Any mortal man would have been happy staying with Calypso forever, but Odysseus resisted these humanly temptations and set out once again, his life still in danger. His situation causes many perils to arise, “Friends, have we never been in danger before this? More fearsome, is it now, than when the Cyclops penned us in his cave? What power he had! Did I not keep my nerve, and use my wits to find a way out for us?” (15).
Odysseus was overly proud and could not see past himself causing the obstacles leading to his ten-year journey in the first place. He was not faithful to neither his family nor men, leading to his men’s death and caused suitors to court his wife. He, as the captain of his men, should have stood his ground more and make his orders more absolute, as it led to his men causing problems as well. Overall, this explains why Odysseus does not have the traits a
He loses his only son left, and his wife. Charagos says, “But here is the king himself: oh look at him, Bearing his own damnation in his arms” (Antigone Exodos. 84-85). He is saying ‘Look what has happened to Creon’. He has payed for his arrogance with the death of his niece, son, and wife; that being his tragic fall, caused by his
In Homer’s Epic Poem, The Odyssey, Odysseus starts off his journey as a man with one simple goal, to win, but as the story goes on, he gets more complicated by acquiring sympathetic traits as he goes on his journey. These traits gained make Odysseus and overall, better leader. Throughout Homer’s Epic Poem, The Odyssey, Odysseus expresses numerous heroic traits that cause him to be respected, both as a leader and as a person. Odysseus’ heroic qualities cause him to gain respect throughout the community as he was a great leader on and off the battlefield. Odysseus uses his intellect to trick and outsmart opponents during his 20-year journey.
He’s dead and under sods...And did i kill him so?...Well, he’s dead! And may he rest in peace with all those prophecies (worth nothing now) in Hades Halls.”Oedipus shows just how heartless he can be to prove his point since he isn’t fazed by the death of the man who raised him; instead, he is jubilant of the death. Ben Finsler defines Oedipus’s fatal flaw by stating, “In this respect, Oedipus errs by believing he is greater than the gods, that he cannot transcend the destiny decreed by Apollo’s own oracle.” Oedipus’s misguided beliefs and stubborn nature render him helpless to the future he brought upon himself. Bill Cosby’s fatal flaw was the futile belief that he could get away with anything behavior he portrayed when drugging the women with whom he intended to have sex with. During his trial, Cosby’s persecutor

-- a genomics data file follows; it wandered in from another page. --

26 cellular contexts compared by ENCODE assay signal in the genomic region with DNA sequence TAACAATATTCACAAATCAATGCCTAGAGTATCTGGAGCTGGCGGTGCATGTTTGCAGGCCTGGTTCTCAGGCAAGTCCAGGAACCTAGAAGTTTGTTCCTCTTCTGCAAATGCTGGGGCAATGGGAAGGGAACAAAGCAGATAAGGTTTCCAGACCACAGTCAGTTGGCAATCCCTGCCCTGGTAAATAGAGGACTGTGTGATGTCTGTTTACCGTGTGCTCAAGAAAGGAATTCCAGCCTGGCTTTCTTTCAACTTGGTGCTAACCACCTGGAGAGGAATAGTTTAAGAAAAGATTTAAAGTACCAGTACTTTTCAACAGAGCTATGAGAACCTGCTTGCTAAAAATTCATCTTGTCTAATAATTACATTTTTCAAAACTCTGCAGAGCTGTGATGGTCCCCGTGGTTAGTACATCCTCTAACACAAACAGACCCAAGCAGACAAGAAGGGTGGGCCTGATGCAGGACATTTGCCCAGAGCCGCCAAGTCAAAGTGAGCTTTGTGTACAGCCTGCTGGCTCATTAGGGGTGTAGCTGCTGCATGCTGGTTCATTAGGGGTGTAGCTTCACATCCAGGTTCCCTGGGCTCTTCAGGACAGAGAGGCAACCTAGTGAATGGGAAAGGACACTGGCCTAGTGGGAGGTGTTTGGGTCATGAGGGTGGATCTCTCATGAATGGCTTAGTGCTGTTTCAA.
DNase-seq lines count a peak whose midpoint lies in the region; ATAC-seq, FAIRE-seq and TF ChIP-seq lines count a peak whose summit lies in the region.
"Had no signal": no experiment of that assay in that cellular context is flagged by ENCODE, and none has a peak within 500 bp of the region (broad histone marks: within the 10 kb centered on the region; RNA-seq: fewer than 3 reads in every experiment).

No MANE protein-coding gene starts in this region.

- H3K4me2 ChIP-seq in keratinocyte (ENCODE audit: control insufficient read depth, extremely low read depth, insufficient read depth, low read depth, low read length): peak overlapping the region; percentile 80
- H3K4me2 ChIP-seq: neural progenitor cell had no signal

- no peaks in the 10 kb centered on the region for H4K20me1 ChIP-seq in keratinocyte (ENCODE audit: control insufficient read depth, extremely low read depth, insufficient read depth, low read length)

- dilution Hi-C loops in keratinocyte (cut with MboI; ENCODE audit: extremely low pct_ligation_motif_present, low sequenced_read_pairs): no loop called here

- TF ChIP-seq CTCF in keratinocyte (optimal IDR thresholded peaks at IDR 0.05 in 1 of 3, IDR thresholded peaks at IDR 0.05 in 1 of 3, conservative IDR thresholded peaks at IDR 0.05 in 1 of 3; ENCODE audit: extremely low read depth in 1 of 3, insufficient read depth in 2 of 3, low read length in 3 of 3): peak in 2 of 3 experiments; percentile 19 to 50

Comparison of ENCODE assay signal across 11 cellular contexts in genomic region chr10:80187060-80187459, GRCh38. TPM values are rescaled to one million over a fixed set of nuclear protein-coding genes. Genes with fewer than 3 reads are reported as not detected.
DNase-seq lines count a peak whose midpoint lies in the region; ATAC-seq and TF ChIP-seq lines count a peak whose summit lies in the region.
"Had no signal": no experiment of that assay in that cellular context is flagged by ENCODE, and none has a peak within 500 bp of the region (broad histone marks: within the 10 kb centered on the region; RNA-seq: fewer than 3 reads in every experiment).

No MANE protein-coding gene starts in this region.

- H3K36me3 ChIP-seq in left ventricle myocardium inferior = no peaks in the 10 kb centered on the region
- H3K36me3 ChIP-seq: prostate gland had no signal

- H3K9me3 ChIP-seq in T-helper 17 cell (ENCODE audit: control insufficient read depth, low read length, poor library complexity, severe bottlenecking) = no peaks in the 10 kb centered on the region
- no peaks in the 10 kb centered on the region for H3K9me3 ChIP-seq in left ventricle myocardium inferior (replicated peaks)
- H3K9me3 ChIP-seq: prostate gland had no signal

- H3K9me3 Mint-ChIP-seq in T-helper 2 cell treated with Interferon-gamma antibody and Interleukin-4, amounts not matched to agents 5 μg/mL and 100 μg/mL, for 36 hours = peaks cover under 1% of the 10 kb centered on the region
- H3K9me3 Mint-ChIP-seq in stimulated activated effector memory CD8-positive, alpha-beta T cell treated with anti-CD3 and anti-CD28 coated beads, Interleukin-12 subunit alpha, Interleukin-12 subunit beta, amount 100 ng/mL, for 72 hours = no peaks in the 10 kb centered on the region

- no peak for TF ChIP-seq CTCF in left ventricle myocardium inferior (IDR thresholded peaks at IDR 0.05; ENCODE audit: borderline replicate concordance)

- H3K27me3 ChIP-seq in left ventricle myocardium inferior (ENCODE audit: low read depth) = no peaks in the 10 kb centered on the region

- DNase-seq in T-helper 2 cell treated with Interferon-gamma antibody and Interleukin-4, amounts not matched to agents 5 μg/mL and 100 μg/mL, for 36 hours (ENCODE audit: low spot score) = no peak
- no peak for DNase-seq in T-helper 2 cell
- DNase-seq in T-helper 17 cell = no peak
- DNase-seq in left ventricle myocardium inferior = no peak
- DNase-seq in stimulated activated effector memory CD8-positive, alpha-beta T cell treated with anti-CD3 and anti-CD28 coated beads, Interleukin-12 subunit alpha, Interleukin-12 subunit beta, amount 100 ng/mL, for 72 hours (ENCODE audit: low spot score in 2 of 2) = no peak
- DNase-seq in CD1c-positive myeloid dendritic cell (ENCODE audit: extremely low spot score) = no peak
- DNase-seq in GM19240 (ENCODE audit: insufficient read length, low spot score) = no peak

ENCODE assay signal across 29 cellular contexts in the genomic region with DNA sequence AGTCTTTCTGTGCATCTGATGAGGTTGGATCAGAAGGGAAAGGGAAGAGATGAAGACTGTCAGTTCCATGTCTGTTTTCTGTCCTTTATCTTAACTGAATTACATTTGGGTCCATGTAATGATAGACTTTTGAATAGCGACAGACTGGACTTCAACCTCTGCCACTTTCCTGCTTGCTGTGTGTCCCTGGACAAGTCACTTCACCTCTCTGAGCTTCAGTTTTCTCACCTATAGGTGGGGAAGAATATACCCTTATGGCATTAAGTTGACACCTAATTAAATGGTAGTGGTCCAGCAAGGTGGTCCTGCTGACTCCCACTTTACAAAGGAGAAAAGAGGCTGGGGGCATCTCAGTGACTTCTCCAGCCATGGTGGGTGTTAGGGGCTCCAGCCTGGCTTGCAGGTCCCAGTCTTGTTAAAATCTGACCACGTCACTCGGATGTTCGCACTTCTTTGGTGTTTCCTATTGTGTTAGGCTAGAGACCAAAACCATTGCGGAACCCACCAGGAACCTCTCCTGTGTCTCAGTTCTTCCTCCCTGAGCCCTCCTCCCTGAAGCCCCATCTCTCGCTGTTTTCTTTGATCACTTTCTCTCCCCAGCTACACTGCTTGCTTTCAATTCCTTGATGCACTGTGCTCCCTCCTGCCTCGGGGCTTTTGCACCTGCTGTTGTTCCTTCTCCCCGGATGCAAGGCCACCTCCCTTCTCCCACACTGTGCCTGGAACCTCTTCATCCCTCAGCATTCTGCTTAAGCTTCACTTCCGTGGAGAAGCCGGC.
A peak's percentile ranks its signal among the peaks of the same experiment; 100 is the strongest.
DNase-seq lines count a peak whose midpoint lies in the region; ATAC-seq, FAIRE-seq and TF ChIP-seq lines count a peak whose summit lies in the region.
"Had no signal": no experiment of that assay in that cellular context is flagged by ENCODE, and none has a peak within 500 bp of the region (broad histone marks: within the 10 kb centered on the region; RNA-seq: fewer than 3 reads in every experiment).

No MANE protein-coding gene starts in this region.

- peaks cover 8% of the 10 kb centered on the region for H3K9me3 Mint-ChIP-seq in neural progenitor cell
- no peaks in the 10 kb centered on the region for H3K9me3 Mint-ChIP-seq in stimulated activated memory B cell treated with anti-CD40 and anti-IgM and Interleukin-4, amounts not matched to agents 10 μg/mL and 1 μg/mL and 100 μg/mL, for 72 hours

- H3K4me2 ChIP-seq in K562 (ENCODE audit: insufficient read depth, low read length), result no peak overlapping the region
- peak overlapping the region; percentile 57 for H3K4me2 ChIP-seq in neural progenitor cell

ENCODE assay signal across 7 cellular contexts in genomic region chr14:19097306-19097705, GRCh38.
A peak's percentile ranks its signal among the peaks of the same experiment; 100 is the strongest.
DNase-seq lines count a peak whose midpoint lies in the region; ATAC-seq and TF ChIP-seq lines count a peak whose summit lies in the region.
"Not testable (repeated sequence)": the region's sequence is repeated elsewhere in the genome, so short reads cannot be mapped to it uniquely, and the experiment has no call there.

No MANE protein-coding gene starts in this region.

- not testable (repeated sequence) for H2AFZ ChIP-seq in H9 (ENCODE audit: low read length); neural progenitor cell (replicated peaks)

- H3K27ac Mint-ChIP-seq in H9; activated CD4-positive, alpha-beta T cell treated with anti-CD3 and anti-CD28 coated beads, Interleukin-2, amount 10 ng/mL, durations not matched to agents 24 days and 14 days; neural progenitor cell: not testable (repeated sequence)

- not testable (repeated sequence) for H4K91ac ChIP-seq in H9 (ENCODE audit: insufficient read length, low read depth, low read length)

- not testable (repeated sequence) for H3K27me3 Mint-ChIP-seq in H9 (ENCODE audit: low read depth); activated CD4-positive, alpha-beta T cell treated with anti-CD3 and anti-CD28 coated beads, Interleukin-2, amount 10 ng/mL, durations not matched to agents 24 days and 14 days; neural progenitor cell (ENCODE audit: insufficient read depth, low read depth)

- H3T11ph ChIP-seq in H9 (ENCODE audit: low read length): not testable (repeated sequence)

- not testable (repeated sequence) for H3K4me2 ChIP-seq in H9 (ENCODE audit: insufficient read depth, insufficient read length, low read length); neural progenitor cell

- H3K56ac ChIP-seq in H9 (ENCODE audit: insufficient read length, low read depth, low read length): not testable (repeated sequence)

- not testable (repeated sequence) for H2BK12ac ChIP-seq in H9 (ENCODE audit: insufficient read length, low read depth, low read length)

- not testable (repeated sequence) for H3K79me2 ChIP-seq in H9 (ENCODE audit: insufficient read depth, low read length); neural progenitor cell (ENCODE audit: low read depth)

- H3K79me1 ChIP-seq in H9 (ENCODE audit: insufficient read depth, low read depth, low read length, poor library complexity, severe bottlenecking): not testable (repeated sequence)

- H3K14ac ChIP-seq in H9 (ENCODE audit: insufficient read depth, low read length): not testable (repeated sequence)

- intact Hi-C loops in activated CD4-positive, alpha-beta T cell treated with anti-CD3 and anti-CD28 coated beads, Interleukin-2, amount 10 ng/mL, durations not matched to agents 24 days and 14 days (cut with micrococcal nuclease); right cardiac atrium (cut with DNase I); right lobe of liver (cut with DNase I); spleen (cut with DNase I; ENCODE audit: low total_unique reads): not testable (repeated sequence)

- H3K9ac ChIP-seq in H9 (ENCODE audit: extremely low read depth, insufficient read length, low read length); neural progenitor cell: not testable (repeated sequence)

Odysseus cannot be proclaimed a hero because of his tragic and fatal flaw. Odysseus is guilty of hubris, or his excessive pride. One of the most prominent examples is after he defeats the Cyclops. Odysseus had done an excellent job of concealing his identity to the Cyclops throughout the book, yet he reveals his identity in the end. “I called back with another burst of anger, ‘Cyclops – if any man on the face of the earth should ask you who blinded you, shamed you so – say Odysseus, raider of cities, he gouged out your eye!” (IX 558-561) Right before they depart from the island, Odysseus shouts out the above statements.
So for that he would of not have what he has. He was immortal, also he had lots of strength was very powerful, most of all he was very courageous he never gave up to return to Olympus. Hercules is an epic hero because he is immortal, strong, and courageous. Although Hercules was immortal at birth but lost it. So for him to be immortal and go up with his father in Olympus he had to do 12 labors.
Even after escaping the cave by blinding the monster, Odysseus invites trouble by boasting, “Kyklops, if ever mortal men inquire how you were put to shame and blinded, tell him Odysseus, raider of cities took your eye: Laërtês’ son whose home’s on Ithaka!” (Book Ⅸ, Lines 548-552). Rather than regretting, Odysseus continues to be arrogant and selfish, despite the consequences that may come from his actions. He craves the glory that is awarded to those who defeat a monster, so Odysseus quickly takes credit for his deed, without thinking of the repercussions that could come if he reveals his name. In spite of these early faults, as Odysseus continues his journey, he learns self-control and humbleness. When Odysseus returns home to Ithaka, he is disguised a beggar.
Odysseus embodies the traits of an epic hero because he is a great warrior, is a noble birth, does good deeds, faces evil, has humility, traveled many places, and is a national hero. First, Ody shows he is an epic hero through his noble birth. He was born to be the King of Ithaca, loved by all. This showed he was an epic hero because he was not a commoner, but had a high place in society. Along with being the King of Ithaca, Ody was a great warrior in the Battle of Troy.
Odysseus’ Epic Hero Features in Homer’s The Odyssey According to Dictionary.com, a hero is a person with “distinguished courage or ability, admired for his brave deeds or noble qualities.” A hero is typically someone who saves the day from unfortunate causes, and always ensures a positive ending. An epic hero is not that much different, although it does have a few features that the hero typically undergoes. Odysseus, for example, is an eminent epic hero who exhibits most of the features commonly showed in epic poems. The epic hero goes through a strenuous journey after the Trojan War to get back to Ithaca, struggling to get home for ten years. He possesses abilities beyond compare to an ordinary man, and these supernatural qualities are major